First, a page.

An hour and a half south of Beijing by plane, the small city of Kaifeng, China is about as far as you can get from Jerusalem, culturally, as well as on the map. Shi Lei, who proudly explains that he is one of the thousand or so Chinese Jews of Kaifeng, has made that journey. Now he is traveling farther: touring the United States to tell his story and that of his ancestors who, for a thousand years, have maintained the memory of their Jewish identity, even as everything around them has changed.
Shi Lei (pronounced “Sher LAY”) is a cheerful ambassador for this long-forgotten community. He works as a tour guide, showing his native country to Western tourists, from Beijing and Shanghai to his own city and far beyond. In his soft-spoken, flawless English he takes his audiences on a verbal tour of the centuries that separate his tribe from the rest of the Jewish world, a separation for which he has become the bridge. Shi came to Seattle as a guest of the American Jewish Committee’s Pacific Northwest chapter.
Growing up in the east-central city, (one of the eight ancient capitals of Imperial China), he was reminded frequently by his father and grandfather of his Jewish heritage.
“Every Jewish descendant in Kaifeng, they just learned that they are of Jewish descent from our father or our grandfather,” says Shi (as is traditional in China, he places his surname first). But, while they remembered their origins, nothing of Judaim’s rituals or practices survived the centuries of the Diaspora.
“Virtually, we knew nothing about our traditions or about Judaism,” he says.
Over time, the Jewish settlers who traveled there from Persia were welcomed by the Emperor, intermarried, adopted more and more of the Confucian traditions and eventually forgot the rituals and prayers that set them apart. They traced themselves through patrilineal descent, and so, by halachic standards, they ceased to be Jewish. Yet they clung to their unique identity.
“It means a lot to us, not only to me but to other Kaifeng Jewish descendants, because our grandparents are always telling us we are Jewish, and to pass [this] down from generation to generation and never stop, because we are of Jewish descent. This is in our blood and cannot be removed,” he says. “Our ancestors, when they first came, they were practicing Jews – it was a traditional Jewish community, it had everything. But as time goes….
“Eventually they forgot everything. In the synagogue they emphasized reading the Confucian texts in order to get ahead professionally in ancient China,” Shi says.
As more time passed, Torah reading was abandoned, and the 700-year-old synagogue fell into disrepair and decay from lack of use. When the last rabbi died, in 1810, no one had the training or knowledge to replace him.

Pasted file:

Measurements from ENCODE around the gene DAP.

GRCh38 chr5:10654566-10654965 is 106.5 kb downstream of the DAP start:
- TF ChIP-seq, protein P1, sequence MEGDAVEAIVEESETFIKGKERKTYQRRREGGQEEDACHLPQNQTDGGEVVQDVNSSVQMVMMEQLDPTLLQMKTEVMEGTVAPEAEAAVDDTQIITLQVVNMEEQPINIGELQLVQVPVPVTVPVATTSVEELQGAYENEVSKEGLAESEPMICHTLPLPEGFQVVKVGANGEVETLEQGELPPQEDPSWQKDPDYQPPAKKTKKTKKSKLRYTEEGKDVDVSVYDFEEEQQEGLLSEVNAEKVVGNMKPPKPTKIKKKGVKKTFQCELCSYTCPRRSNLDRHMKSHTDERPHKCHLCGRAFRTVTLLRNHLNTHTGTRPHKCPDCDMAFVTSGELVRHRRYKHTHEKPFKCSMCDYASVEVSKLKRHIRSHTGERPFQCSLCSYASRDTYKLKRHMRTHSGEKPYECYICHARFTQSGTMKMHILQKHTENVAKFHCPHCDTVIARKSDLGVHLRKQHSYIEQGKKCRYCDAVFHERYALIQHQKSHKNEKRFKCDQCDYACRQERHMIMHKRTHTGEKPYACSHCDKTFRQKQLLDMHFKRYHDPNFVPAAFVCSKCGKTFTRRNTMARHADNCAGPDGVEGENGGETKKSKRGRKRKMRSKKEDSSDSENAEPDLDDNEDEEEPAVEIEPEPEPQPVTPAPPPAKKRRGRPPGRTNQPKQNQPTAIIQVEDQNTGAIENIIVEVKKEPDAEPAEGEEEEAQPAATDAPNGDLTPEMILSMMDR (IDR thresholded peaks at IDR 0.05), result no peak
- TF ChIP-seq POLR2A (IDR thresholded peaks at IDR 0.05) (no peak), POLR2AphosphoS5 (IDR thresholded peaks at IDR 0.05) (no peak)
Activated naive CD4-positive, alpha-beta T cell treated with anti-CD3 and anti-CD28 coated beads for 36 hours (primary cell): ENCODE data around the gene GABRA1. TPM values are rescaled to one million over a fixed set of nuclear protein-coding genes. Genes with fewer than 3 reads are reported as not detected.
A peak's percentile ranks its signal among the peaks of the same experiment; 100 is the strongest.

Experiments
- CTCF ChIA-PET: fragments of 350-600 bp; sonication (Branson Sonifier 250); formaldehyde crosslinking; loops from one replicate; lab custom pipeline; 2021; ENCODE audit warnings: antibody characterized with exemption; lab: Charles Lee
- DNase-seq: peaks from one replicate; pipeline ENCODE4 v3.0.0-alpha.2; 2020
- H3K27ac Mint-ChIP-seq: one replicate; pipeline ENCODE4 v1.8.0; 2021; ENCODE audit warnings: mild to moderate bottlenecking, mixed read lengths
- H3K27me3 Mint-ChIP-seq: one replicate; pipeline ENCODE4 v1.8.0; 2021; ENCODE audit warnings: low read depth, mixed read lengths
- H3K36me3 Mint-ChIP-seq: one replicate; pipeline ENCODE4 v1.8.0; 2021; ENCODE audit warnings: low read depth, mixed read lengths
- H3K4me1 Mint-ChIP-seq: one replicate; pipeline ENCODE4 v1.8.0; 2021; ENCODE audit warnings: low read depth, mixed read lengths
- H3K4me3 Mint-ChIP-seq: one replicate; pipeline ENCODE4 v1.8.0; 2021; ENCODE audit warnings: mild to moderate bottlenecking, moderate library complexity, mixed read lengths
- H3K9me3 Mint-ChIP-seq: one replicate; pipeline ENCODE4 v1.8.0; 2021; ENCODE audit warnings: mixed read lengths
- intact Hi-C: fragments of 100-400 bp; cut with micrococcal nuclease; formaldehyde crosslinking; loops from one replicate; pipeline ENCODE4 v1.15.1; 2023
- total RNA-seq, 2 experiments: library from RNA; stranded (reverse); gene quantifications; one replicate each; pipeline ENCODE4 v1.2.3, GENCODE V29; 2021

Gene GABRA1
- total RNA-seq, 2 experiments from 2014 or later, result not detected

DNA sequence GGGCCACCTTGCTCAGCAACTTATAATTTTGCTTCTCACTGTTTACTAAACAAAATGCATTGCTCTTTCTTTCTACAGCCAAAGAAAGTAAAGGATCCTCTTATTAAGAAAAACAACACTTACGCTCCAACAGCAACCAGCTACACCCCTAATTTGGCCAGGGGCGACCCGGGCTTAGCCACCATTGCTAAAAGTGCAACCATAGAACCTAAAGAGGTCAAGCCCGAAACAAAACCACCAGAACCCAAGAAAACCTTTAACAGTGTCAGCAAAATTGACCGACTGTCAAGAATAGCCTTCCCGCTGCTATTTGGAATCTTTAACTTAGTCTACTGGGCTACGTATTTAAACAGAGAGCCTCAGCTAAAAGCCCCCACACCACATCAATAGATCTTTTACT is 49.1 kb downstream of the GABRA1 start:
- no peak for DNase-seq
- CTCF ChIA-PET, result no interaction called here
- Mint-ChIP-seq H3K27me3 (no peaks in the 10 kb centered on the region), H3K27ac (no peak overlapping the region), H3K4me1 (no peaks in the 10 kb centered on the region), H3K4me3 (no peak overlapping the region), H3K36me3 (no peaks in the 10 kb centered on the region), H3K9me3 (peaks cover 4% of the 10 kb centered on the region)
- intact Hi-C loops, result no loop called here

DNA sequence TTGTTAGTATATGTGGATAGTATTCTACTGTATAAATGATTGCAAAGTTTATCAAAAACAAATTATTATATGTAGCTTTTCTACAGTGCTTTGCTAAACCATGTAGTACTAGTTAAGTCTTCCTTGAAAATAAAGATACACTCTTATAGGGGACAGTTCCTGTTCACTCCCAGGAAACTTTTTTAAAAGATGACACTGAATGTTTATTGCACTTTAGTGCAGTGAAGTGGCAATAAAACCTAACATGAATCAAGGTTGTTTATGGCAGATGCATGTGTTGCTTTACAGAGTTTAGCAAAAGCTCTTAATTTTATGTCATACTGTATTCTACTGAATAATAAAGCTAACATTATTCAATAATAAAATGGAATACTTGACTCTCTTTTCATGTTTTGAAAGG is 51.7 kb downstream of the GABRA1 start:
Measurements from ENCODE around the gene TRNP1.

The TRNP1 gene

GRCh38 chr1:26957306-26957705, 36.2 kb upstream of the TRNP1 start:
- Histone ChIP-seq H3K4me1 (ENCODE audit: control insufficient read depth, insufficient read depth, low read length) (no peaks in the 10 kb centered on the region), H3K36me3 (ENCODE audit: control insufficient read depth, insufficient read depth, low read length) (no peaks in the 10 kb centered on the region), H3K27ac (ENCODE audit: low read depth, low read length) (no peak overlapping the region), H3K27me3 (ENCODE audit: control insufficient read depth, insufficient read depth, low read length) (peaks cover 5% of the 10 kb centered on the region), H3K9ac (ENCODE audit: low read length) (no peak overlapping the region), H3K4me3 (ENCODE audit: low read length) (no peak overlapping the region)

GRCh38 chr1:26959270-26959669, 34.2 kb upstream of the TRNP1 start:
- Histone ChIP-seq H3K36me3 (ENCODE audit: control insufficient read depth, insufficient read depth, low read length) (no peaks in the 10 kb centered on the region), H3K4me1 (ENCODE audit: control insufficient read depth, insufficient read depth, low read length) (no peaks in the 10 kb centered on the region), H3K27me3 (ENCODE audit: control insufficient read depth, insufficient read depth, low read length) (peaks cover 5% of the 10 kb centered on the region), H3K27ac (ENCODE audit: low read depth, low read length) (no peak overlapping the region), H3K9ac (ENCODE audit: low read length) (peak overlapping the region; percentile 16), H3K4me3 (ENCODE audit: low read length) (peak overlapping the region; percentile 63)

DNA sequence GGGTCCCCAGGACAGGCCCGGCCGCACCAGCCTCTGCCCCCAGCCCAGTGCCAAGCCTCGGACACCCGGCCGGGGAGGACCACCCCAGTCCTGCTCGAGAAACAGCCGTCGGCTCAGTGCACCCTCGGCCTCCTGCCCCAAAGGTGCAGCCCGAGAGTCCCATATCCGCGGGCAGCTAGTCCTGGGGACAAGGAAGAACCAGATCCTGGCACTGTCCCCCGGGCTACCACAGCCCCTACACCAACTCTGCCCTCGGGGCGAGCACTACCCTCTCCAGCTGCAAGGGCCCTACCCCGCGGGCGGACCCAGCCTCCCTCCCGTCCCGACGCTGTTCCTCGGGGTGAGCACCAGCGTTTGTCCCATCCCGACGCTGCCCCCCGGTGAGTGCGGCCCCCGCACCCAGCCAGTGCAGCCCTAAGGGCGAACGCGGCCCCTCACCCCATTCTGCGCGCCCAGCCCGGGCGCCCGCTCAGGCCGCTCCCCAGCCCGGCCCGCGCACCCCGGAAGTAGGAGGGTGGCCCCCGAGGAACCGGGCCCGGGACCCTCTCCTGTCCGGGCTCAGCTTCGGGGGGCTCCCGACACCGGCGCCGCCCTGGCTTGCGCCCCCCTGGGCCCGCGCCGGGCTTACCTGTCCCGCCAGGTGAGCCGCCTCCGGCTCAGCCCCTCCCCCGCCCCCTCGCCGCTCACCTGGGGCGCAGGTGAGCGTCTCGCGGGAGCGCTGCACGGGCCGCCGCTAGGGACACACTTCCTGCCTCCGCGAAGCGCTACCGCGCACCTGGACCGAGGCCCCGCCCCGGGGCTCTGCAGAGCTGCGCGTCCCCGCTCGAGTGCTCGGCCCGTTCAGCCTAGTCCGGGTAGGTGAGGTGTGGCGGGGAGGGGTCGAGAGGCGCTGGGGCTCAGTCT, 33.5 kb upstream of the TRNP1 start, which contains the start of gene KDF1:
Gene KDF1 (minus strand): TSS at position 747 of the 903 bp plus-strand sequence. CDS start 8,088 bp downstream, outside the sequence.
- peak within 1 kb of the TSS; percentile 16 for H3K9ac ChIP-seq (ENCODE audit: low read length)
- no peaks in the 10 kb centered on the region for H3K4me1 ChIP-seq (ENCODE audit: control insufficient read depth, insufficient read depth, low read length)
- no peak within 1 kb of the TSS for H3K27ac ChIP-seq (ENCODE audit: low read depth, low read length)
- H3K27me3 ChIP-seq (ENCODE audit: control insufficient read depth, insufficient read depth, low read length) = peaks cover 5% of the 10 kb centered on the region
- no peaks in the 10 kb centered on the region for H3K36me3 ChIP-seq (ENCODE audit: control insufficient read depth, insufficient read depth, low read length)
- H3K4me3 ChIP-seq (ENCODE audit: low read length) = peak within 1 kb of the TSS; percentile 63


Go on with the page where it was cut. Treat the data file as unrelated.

“The word just sort of died out,” Shi says.
Growing up steeped in the knowledge of his Jewish heritage but without a grounding in the beliefs and practices, Shi was always curious and wanted to know more.
“From my childhood, as I was learning more and more about this, and also saw the situation of the community, I really felt so bad,” he says. “This nation in China came a thousand years ago from Persia to China; they were very prosperous businessmen when they first came and also, in every field became so successful. Then, in the early 20th century, they just went downhill and almost died out. I just began to have a dream that someday, if I had a chance, [I] would like to study Judaism in Israel.”
That desire was spurred on by meeting Dr. Wendy Abraham, who came to Kaifeng to study the history of the Chinese Jews 20 years ago, when he was around 10, and became a friend of his family.
Then, in July, 2000, an opportunity opened up for him to fulfill his dream. Rabbi Marvin Tokayer, who was chief rabbi of Tokyo for many years before retiring, led a group of American Jews on a study tour of Jewish communities in Japan and China. A few days after meeting Shi Lei in Kaifeng, Rabbi Tokayer suggested that he might be able to become a student at Bar Ilan University in Israel. Shi jumped at the chance to spend a year in Israel in the one-year English language Jewish Studies program there.
“I was chosen by the Sino-Judaic Institute to study there, because at the time I was probably the only one of the Jewish descendants there who knew English very well,” he says.
At the end of that year, he moved on to Jerusalem, where he spent an additional two years at the Machon Meir Yeshiva, where he studied Hebrew and dug deeper into the spiritual and cultural dimensions of being Jewish. At the same time, he was in for a shock. He spent the three years, from 2001 to 2004 immersed in largely Orthodox communities there, where his Jewish identity was a matter of some dispute. Shi says one of his fellow students asked him if his mother was Jewish and when he said no, he was told that, according halachah, he was not really a Jew and he was pressured to convert.
Despite that, Shi Lei feels very much a part of the Jewish world. He says his years in Israel allowed him to open himself up not only to his traditions but also to learn about the various cultures thriving in Israel and to gain a wider view of the world in general.
Sponsored by the Sino-Judaic Institute, he is speaking around the U.S. on the “rekindling of the Jewish spark” in his homeland, which brought him to speaking engagements at Temple Beth Am and the University of Washington.
At home, he has become an ambassador to that world for the last remaining ancient Jewish community in China. He says the younger generation, especially, has shown an interest in a Jewish awakening, beginning to observe some of the holidays and traditions that were lost over the centuries.
“They are very happy. After I was back from Israel, the Jewish descendants in Kaifeng have a new hope. They are excited, they are very happy and they would like to learn from me because they know I was in Israel, the ancestral land.”